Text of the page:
AAA: Taking Multiple Meds Increases Crash Risk for Older Drivers

New Study shows one in five older drivers use medications that should be avoided

PORTLAND, Ore., – Nearly 50 percent of older adults report using seven or more medications while remaining active drivers, according to new research from the AAA Foundation for Traffic Safety.

LongROAD Meds

An evaluation of the medications people are taking found that nearly 20 percent of older drivers are using medications that the American Geriatrics Society says should be avoided because they have very limited therapeutic benefit, pose excess harm, or both. Some of these drugs can actually increase a driver’s risk for a crash by up to 300 percent1.

LongROAD Meds

Drugs like these are called potentially inappropriate medications, or PIMs2. Most of these potentially inappropriate medications, such as benzodiazepines and first-generation antihistamines, are known to cause impairing effects such as blurred vision, confusion, fatigue or incoordination.

 

Currently, a record 42 million adults ages 65 and older are driving on America’s roads and this number is expected to increase substantially over the next decade, which would make them the largest driving population.

 

“There is a growing number of older drivers who use multiple medications and likely do not realize the impact these prescriptions may have on their driving,” said Dr. David Yang, executive director of the AAA Foundation for Traffic Safety. “This new research shows that the more medications an older driver takes, the more likely they are to use an inappropriate medication that can potentially cause driving impairment.”

The AAA Foundation along with researchers from Columbia University and the University of California, San Diego evaluated medication reports from nearly 3,000 older drivers participating in the AAA LongROAD study. Researchers found that the most commonly reported medications used by older drivers affect driving ability and increase crash risk. These medications include:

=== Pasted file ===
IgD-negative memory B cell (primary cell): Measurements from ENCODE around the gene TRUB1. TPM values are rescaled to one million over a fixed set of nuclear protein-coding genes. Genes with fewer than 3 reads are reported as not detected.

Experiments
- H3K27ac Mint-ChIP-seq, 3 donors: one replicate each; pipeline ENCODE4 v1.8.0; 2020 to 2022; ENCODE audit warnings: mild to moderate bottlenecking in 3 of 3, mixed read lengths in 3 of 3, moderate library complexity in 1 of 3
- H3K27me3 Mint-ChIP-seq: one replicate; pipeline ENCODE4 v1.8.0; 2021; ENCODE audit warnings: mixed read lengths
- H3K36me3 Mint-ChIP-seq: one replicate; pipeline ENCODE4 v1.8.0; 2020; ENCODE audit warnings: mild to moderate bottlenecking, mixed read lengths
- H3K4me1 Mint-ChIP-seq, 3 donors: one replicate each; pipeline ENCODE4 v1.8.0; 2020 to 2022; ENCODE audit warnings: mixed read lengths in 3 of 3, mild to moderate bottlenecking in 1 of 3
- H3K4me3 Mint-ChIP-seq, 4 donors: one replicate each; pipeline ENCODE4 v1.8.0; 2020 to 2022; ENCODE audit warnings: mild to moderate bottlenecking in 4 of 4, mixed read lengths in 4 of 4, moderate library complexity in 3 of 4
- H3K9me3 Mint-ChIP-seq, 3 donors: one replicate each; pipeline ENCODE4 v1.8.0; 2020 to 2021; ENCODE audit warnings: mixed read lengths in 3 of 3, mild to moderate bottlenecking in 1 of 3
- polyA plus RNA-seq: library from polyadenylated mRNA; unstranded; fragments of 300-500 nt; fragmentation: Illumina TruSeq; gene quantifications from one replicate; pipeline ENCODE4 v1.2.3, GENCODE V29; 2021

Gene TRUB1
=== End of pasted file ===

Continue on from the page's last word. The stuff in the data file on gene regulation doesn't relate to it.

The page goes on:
• Cardiovascular prescriptions: Treating heart and blood vessel conditions (73 percent)
  • Central nervous system agents (CNS) prescriptions: Treating parts of the nervous system, such as the brain, and includes pain medications (non-narcotics and narcotics), stimulants and anti-anxiety drugs (70 percent)

Previous research from the AAA Foundation for Traffic Safety found that fewer than 18 percent of older drivers report ever receive a warning from their health care provider about how their prescriptions impact their safety on the road. Additional data from the American Society of Health System Pharmacists shows that 34 percent of older adults are prescribed medications by more than one doctor, possibly bypassing opportunities to check how the new prescription may interact with other medications being used.

“Taking multiple medications affects all of us, but older drivers can be particularly vulnerable. Ask your doctor and pharmacist why the medications are being prescribed and how they can affect your driving,” says Marie Dodds, public affairs director for AAA Oregon/Idaho. “Don’t be afraid to question healthcare providers. The answers could save your life and the lives of other road users.”

AAA urges older adults and their families to be vigilant in understanding the types of medications prescribed to them and have a strong grasp on any potential impairing side effects before getting behind the wheel. When visiting a health care provider, drivers should: